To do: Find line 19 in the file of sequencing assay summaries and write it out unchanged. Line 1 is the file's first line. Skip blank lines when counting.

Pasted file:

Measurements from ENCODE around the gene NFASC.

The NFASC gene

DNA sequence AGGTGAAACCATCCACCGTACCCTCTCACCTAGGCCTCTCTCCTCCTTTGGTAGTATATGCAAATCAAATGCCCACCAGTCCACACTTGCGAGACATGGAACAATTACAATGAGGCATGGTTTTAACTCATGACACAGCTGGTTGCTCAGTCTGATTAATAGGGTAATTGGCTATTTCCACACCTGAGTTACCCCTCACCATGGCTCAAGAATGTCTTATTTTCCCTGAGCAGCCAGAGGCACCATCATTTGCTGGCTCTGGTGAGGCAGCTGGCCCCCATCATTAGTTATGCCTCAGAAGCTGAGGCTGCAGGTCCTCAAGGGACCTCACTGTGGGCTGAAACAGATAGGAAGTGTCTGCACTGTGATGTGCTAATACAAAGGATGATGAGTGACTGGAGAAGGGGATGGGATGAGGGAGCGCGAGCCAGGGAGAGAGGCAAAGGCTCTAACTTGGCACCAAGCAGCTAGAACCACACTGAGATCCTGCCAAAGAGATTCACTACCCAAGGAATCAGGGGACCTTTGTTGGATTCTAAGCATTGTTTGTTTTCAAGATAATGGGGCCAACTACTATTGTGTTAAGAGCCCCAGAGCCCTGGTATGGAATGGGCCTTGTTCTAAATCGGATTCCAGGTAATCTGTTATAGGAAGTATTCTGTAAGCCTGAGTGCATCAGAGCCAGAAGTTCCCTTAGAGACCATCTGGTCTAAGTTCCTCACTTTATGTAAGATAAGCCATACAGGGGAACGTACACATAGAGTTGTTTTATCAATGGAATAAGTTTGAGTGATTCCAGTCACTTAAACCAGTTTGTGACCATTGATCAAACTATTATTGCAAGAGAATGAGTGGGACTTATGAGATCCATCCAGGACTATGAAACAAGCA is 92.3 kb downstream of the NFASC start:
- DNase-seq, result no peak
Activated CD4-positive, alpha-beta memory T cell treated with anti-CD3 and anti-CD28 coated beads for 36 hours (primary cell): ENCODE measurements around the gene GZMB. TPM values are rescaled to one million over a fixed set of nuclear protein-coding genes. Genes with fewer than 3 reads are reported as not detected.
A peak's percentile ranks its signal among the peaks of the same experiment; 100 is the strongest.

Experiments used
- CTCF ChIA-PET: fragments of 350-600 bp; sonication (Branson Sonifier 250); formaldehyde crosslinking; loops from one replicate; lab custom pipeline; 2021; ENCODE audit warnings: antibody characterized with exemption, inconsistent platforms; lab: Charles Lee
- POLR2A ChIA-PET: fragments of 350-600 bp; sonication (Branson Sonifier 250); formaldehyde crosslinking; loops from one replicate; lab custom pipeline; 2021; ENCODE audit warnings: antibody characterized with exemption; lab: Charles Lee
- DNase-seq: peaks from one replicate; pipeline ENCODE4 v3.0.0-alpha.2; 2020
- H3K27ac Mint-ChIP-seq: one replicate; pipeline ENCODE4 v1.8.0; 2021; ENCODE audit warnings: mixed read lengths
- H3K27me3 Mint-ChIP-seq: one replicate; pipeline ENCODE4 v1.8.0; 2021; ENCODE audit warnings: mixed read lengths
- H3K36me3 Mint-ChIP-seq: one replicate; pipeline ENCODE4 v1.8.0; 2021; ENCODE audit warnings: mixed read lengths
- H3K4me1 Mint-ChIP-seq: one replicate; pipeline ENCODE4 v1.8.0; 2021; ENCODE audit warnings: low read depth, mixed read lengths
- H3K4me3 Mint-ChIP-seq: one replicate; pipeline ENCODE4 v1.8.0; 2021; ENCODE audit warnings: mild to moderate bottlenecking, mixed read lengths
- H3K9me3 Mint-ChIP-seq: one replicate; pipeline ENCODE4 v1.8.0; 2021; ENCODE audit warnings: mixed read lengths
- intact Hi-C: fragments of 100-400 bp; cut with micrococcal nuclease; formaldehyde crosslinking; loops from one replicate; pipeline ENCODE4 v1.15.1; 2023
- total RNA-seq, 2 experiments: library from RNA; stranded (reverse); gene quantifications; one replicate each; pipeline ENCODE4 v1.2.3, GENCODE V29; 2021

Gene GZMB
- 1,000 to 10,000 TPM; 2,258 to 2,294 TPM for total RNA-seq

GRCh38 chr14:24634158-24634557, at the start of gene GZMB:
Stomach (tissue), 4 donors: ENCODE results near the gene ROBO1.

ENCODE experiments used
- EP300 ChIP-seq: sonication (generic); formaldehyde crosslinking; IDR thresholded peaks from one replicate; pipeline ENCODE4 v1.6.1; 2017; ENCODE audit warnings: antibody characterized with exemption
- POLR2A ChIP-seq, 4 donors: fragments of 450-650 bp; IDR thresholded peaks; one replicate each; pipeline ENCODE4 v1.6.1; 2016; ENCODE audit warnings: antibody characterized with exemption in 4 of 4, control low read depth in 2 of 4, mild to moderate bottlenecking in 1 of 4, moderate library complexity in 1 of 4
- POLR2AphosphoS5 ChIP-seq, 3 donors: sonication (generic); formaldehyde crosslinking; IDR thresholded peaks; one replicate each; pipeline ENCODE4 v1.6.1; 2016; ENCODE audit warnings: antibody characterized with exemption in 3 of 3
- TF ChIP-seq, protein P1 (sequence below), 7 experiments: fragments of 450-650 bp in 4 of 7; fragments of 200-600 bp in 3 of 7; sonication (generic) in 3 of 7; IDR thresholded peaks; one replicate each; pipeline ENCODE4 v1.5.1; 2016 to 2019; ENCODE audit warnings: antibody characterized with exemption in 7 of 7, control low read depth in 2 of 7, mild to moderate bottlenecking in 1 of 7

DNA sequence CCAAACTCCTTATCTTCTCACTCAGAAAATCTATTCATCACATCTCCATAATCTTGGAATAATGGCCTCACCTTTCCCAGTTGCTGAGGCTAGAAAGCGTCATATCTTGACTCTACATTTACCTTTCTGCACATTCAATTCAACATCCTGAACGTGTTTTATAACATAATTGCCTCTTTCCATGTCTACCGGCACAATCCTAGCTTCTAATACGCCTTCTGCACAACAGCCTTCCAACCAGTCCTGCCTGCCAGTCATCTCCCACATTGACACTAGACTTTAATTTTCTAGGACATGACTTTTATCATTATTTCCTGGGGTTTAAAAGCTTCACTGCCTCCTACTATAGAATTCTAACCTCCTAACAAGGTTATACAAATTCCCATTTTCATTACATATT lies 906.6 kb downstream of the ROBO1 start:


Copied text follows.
Gene GZMB